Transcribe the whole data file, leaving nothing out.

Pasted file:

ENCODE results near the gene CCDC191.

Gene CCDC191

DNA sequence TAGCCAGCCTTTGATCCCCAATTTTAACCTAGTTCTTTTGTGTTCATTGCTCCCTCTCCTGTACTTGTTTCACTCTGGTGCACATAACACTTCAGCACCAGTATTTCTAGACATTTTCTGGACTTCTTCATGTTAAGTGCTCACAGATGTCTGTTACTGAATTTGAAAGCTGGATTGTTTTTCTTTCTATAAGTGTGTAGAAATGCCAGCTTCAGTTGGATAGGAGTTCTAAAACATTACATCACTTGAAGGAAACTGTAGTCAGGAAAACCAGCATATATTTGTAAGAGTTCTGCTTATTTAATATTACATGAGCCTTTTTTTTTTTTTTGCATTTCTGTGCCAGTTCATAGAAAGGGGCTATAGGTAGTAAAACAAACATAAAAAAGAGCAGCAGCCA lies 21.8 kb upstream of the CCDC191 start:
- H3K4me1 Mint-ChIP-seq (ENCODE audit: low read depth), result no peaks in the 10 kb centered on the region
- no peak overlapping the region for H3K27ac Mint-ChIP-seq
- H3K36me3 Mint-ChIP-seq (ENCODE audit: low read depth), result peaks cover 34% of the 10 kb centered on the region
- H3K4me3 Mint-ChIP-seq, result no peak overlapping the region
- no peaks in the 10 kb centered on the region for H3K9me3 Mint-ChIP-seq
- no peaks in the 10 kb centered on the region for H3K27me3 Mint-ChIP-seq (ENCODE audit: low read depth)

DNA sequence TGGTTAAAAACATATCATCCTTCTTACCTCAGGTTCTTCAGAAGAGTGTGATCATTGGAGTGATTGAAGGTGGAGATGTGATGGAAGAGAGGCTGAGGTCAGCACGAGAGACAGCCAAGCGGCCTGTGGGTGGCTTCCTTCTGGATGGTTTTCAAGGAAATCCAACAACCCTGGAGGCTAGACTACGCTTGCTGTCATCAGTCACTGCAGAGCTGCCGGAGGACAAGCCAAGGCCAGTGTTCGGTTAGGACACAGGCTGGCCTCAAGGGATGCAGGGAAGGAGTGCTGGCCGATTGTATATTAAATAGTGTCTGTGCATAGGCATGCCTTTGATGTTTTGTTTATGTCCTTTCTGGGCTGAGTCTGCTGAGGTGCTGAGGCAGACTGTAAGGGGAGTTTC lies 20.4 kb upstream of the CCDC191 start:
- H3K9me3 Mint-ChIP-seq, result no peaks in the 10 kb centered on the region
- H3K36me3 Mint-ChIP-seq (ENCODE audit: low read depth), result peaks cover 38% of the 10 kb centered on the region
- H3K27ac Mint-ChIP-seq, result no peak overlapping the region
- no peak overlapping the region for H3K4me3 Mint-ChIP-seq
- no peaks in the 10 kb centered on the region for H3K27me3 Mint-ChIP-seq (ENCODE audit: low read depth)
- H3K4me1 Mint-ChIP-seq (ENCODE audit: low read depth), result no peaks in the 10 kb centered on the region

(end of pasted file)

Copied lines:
ENCODE results near the gene CCDC191.

Gene CCDC191

DNA sequence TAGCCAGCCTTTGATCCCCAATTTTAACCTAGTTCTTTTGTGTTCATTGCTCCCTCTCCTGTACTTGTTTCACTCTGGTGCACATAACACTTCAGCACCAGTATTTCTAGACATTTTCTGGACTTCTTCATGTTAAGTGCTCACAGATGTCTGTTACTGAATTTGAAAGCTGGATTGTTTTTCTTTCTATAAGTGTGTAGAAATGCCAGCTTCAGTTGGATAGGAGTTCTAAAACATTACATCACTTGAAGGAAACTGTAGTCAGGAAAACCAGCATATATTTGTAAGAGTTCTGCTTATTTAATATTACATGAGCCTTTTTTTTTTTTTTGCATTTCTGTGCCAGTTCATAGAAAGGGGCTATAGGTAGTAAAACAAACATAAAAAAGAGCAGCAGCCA lies 21.8 kb upstream of the CCDC191 start:
- H3K4me1 Mint-ChIP-seq (ENCODE audit: low read depth), result no peaks in the 10 kb centered on the region
- no peak overlapping the region for H3K27ac Mint-ChIP-seq
- H3K36me3 Mint-ChIP-seq (ENCODE audit: low read depth), result peaks cover 34% of the 10 kb centered on the region
- H3K4me3 Mint-ChIP-seq, result no peak overlapping the region
- no peaks in the 10 kb centered on the region for H3K9me3 Mint-ChIP-seq
- no peaks in the 10 kb centered on the region for H3K27me3 Mint-ChIP-seq (ENCODE audit: low read depth)

DNA sequence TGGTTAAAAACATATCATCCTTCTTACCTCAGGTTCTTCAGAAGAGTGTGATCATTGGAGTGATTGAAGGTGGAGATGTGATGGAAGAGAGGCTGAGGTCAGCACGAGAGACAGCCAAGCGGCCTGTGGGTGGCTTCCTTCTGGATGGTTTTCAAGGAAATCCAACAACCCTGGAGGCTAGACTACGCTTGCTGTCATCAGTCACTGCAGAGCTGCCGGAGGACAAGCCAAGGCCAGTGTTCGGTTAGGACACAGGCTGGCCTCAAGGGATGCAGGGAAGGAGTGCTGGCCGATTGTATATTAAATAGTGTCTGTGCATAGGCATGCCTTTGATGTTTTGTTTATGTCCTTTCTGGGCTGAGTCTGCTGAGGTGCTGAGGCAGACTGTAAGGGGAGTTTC lies 20.4 kb upstream of the CCDC191 start:
- H3K9me3 Mint-ChIP-seq, result no peaks in the 10 kb centered on the region
- H3K36me3 Mint-ChIP-seq (ENCODE audit: low read depth), result peaks cover 38% of the 10 kb centered on the region
- H3K27ac Mint-ChIP-seq, result no peak overlapping the region
- no peak overlapping the region for H3K4me3 Mint-ChIP-seq
- no peaks in the 10 kb centered on the region for H3K27me3 Mint-ChIP-seq (ENCODE audit: low read depth)
- H3K4me1 Mint-ChIP-seq (ENCODE audit: low read depth), result no peaks in the 10 kb centered on the region